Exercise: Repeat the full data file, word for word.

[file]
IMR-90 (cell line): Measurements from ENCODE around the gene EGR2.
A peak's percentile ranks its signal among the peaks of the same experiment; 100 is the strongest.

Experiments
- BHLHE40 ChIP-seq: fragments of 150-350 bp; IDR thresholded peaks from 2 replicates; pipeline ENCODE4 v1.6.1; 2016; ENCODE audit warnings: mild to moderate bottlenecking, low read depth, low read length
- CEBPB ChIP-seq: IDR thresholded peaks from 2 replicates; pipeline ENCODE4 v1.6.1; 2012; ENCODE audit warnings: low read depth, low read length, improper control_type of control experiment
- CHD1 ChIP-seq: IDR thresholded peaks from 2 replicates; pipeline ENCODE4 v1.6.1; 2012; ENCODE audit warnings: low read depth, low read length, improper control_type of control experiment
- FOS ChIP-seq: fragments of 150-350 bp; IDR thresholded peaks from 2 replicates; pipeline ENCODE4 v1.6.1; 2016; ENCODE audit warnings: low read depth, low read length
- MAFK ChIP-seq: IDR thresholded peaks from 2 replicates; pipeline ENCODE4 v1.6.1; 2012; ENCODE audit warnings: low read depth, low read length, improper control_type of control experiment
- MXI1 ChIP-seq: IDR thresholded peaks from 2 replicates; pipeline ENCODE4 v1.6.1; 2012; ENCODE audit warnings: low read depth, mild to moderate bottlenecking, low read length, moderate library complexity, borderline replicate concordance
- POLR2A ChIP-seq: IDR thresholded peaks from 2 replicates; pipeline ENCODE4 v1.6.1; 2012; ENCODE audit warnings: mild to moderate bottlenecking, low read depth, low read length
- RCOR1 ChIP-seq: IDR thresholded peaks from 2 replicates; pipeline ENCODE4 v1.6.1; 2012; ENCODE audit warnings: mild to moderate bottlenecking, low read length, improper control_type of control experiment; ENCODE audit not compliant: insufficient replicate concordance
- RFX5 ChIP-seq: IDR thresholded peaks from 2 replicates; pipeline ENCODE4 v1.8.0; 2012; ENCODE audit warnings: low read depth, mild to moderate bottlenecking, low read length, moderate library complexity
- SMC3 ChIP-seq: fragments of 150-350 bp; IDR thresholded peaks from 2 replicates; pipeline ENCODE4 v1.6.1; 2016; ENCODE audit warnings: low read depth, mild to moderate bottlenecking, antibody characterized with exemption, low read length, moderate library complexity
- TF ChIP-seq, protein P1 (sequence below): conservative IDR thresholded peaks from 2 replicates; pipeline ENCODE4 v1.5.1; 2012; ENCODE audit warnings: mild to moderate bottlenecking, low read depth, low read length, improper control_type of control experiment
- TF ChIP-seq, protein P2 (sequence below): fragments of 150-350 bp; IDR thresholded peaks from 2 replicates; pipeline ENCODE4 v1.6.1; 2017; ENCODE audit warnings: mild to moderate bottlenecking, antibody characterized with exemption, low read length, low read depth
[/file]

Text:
IMR-90 (cell line): Measurements from ENCODE around the gene EGR2.
A peak's percentile ranks its signal among the peaks of the same experiment; 100 is the strongest.

Experiments
- BHLHE40 ChIP-seq: fragments of 150-350 bp; IDR thresholded peaks from 2 replicates; pipeline ENCODE4 v1.6.1; 2016; ENCODE audit warnings: mild to moderate bottlenecking, low read depth, low read length
- CEBPB ChIP-seq: IDR thresholded peaks from 2 replicates; pipeline ENCODE4 v1.6.1; 2012; ENCODE audit warnings: low read depth, low read length, improper control_type of control experiment
- CHD1 ChIP-seq: IDR thresholded peaks from 2 replicates; pipeline ENCODE4 v1.6.1; 2012; ENCODE audit warnings: low read depth, low read length, improper control_type of control experiment
- FOS ChIP-seq: fragments of 150-350 bp; IDR thresholded peaks from 2 replicates; pipeline ENCODE4 v1.6.1; 2016; ENCODE audit warnings: low read depth, low read length
- MAFK ChIP-seq: IDR thresholded peaks from 2 replicates; pipeline ENCODE4 v1.6.1; 2012; ENCODE audit warnings: low read depth, low read length, improper control_type of control experiment
- MXI1 ChIP-seq: IDR thresholded peaks from 2 replicates; pipeline ENCODE4 v1.6.1; 2012; ENCODE audit warnings: low read depth, mild to moderate bottlenecking, low read length, moderate library complexity, borderline replicate concordance
- POLR2A ChIP-seq: IDR thresholded peaks from 2 replicates; pipeline ENCODE4 v1.6.1; 2012; ENCODE audit warnings: mild to moderate bottlenecking, low read depth, low read length
- RCOR1 ChIP-seq: IDR thresholded peaks from 2 replicates; pipeline ENCODE4 v1.6.1; 2012; ENCODE audit warnings: mild to moderate bottlenecking, low read length, improper control_type of control experiment; ENCODE audit not compliant: insufficient replicate concordance
- RFX5 ChIP-seq: IDR thresholded peaks from 2 replicates; pipeline ENCODE4 v1.8.0; 2012; ENCODE audit warnings: low read depth, mild to moderate bottlenecking, low read length, moderate library complexity
- SMC3 ChIP-seq: fragments of 150-350 bp; IDR thresholded peaks from 2 replicates; pipeline ENCODE4 v1.6.1; 2016; ENCODE audit warnings: low read depth, mild to moderate bottlenecking, antibody characterized with exemption, low read length, moderate library complexity
- TF ChIP-seq, protein P1 (sequence below): conservative IDR thresholded peaks from 2 replicates; pipeline ENCODE4 v1.5.1; 2012; ENCODE audit warnings: mild to moderate bottlenecking, low read depth, low read length, improper control_type of control experiment
- TF ChIP-seq, protein P2 (sequence below): fragments of 150-350 bp; IDR thresholded peaks from 2 replicates; pipeline ENCODE4 v1.6.1; 2017; ENCODE audit warnings: mild to moderate bottlenecking, antibody characterized with exemption, low read length, low read depth